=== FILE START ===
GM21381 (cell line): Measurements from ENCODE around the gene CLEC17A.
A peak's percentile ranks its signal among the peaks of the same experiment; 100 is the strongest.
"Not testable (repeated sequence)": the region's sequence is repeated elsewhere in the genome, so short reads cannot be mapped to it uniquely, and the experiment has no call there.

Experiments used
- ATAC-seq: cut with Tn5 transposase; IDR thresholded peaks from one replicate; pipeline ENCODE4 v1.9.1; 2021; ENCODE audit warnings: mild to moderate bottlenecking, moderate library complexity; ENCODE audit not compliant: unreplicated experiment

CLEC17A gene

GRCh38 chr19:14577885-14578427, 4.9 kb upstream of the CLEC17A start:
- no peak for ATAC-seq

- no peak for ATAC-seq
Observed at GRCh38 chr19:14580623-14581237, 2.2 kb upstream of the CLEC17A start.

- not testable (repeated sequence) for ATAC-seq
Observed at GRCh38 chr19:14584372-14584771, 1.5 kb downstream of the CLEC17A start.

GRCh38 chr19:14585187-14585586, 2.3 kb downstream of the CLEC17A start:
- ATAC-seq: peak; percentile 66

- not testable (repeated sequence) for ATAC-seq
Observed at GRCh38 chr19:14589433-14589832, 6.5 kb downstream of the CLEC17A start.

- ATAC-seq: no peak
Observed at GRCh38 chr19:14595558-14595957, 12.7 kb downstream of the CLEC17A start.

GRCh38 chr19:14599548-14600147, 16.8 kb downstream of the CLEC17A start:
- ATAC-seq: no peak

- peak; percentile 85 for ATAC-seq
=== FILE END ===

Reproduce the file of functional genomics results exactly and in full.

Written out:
GM21381 (cell line): Measurements from ENCODE around the gene CLEC17A.
A peak's percentile ranks its signal among the peaks of the same experiment; 100 is the strongest.
"Not testable (repeated sequence)": the region's sequence is repeated elsewhere in the genome, so short reads cannot be mapped to it uniquely, and the experiment has no call there.

Experiments used
- ATAC-seq: cut with Tn5 transposase; IDR thresholded peaks from one replicate; pipeline ENCODE4 v1.9.1; 2021; ENCODE audit warnings: mild to moderate bottlenecking, moderate library complexity; ENCODE audit not compliant: unreplicated experiment

CLEC17A gene

GRCh38 chr19:14577885-14578427, 4.9 kb upstream of the CLEC17A start:
- no peak for ATAC-seq

- no peak for ATAC-seq
Observed at GRCh38 chr19:14580623-14581237, 2.2 kb upstream of the CLEC17A start.

- not testable (repeated sequence) for ATAC-seq
Observed at GRCh38 chr19:14584372-14584771, 1.5 kb downstream of the CLEC17A start.

GRCh38 chr19:14585187-14585586, 2.3 kb downstream of the CLEC17A start:
- ATAC-seq: peak; percentile 66

- not testable (repeated sequence) for ATAC-seq
Observed at GRCh38 chr19:14589433-14589832, 6.5 kb downstream of the CLEC17A start.

- ATAC-seq: no peak
Observed at GRCh38 chr19:14595558-14595957, 12.7 kb downstream of the CLEC17A start.

GRCh38 chr19:14599548-14600147, 16.8 kb downstream of the CLEC17A start:
- ATAC-seq: no peak

- peak; percentile 85 for ATAC-seq